CNN: The Ominous Absurdity of Trump’s Tax Cuts
Jeffrey Sachs does not mince words: this is a giveaway to the party’s biggest donors. “Donald Trump, Mnuchin, Gary Cohn, and the key billionaire funders of the Republican Party (including the Koch brothers, Sheldon Adelson, and Robert Mercer) would each reap a fortune from the proposed tax cuts. They are out to loot the kitty, and are close to getting away with this daylight robbery.”
Politico: How the Kochs are Trying to Shake up Public Schools, One State at a Time
“With school choice efforts stalled in Washington, the billionaire Koch brothers’ network is engaged in state-by-state battles with teachers’ unions, politicians and parent groups to push for public funding of private and charter schools.”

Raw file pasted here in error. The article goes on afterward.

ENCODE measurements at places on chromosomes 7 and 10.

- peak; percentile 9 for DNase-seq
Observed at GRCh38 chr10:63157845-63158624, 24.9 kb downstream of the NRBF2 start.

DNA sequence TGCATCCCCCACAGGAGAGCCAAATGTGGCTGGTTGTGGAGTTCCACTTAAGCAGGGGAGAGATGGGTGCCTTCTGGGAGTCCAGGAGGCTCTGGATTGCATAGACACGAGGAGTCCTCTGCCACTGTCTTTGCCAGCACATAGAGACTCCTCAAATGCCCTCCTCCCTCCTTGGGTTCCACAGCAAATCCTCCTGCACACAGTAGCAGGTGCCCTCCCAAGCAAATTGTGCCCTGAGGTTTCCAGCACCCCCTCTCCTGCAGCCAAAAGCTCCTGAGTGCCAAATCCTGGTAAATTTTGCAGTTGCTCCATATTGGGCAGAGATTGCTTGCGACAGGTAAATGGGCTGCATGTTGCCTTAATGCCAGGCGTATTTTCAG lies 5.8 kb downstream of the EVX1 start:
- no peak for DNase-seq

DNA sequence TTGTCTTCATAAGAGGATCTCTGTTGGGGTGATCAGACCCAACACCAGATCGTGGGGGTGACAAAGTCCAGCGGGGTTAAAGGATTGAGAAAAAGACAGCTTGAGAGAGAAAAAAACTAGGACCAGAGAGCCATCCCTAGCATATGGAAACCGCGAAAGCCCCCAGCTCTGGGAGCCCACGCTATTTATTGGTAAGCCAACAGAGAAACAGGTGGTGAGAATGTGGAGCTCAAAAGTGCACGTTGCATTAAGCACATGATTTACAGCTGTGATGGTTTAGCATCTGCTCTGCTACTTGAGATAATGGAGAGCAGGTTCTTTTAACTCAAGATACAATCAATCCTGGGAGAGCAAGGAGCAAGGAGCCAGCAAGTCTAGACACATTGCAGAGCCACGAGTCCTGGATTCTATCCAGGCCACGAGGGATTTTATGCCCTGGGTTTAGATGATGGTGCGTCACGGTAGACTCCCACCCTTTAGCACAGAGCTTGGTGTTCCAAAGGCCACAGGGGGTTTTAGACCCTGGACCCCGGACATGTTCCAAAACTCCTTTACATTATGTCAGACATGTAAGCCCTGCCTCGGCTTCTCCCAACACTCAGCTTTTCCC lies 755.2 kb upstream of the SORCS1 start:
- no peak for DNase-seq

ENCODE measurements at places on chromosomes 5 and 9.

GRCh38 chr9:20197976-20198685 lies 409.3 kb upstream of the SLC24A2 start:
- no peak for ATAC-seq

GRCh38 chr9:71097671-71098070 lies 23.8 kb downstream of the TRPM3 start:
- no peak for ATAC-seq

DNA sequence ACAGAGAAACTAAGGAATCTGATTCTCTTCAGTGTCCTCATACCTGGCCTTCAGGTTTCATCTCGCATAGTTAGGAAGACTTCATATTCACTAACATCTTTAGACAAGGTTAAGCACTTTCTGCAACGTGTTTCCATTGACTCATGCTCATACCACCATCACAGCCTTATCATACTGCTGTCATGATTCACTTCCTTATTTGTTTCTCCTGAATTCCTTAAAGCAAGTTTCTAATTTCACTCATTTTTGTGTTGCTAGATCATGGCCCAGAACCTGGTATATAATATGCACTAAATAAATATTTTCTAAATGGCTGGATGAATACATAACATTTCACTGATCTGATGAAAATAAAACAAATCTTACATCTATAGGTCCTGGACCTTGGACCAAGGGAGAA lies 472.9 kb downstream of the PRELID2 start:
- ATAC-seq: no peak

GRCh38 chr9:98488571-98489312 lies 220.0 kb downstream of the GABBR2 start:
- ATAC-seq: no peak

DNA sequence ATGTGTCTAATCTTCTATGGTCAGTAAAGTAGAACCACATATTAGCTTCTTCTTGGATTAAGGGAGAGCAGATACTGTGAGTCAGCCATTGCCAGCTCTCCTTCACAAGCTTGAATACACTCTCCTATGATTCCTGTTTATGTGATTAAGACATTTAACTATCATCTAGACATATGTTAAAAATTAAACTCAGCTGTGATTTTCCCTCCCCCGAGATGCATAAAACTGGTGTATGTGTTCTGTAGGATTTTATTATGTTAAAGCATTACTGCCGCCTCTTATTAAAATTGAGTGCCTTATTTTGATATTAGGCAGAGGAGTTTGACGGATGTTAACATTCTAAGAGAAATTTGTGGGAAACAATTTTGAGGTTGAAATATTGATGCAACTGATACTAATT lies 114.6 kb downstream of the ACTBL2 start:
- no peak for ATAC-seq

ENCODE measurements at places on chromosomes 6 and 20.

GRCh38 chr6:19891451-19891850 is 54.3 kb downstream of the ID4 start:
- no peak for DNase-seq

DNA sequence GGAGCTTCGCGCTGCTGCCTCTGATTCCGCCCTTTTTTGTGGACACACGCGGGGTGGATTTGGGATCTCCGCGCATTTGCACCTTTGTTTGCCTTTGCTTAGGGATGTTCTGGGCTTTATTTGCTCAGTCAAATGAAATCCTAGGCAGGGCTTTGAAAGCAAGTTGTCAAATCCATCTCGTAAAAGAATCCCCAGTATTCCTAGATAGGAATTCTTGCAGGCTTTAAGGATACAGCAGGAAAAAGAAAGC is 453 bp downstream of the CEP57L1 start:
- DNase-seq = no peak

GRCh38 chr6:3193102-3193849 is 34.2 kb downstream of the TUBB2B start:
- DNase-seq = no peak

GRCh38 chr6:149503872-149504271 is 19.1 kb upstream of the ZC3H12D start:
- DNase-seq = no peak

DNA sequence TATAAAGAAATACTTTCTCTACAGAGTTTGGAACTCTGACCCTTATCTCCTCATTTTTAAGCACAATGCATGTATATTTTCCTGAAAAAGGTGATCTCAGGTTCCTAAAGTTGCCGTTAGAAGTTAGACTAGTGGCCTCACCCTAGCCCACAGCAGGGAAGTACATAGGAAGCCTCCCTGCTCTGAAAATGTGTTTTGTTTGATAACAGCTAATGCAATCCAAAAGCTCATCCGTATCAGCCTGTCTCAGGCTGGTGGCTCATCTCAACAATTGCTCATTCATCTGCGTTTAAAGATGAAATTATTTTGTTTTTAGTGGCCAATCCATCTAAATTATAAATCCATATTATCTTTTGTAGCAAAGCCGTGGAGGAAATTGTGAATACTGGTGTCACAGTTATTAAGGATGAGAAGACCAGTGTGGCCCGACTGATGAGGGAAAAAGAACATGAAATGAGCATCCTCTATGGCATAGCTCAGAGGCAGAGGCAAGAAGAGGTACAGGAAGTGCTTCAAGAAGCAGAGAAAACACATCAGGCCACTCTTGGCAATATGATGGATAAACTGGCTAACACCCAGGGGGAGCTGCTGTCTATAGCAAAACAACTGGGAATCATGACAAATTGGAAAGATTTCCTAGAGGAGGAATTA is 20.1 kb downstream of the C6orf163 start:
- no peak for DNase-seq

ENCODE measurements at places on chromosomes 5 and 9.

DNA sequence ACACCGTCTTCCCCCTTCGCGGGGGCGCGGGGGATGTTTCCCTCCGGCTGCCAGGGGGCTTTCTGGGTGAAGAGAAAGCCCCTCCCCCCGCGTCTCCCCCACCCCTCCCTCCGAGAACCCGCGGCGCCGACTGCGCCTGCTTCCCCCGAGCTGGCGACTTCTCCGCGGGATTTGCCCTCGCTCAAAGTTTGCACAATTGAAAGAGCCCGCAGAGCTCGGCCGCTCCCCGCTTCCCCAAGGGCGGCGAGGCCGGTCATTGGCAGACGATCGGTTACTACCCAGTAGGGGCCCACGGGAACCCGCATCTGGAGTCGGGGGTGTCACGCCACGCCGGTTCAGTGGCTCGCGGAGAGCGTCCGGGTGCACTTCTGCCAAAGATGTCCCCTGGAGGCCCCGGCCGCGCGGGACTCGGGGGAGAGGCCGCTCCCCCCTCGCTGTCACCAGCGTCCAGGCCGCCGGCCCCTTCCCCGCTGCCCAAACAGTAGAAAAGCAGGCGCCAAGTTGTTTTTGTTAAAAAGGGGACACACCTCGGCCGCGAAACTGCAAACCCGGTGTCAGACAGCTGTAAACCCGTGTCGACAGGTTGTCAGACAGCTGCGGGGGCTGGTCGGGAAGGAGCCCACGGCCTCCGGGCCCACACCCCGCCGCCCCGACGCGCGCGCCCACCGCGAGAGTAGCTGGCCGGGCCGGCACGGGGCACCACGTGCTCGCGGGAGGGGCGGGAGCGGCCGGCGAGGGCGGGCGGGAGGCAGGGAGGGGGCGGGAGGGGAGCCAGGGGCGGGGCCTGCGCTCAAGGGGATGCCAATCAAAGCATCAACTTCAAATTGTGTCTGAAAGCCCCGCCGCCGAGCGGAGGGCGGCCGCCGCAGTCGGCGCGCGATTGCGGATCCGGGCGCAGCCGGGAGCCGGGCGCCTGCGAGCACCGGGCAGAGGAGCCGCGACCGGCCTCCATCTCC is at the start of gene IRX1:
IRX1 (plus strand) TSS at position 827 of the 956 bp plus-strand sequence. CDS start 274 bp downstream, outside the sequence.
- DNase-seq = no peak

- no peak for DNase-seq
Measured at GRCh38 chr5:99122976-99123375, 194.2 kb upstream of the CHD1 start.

Washington Post: Conservative Megadonors Fund Populist Ads
“The ad is one of several, now in rotation, that attempts to reframe attacks on liberal politicians as cries from the populist gut. In this spot, “Chris” is identified as the president of Northwest Builders; his full name is Chris Mlejnek, and in 2015, he gave $2,500 to a super PAC created to help elect Gov. Scott Walker (R-Wis.) to the presidency.”
CT Post: Walker Close to Qualifying for Public Financing in Republican Gubernatorial Bid
“David Walker, who spent ten years as the U.S. Comptroller General, is close to qualifying for public financing in his bid to become the Republican gubernatorial candidate.”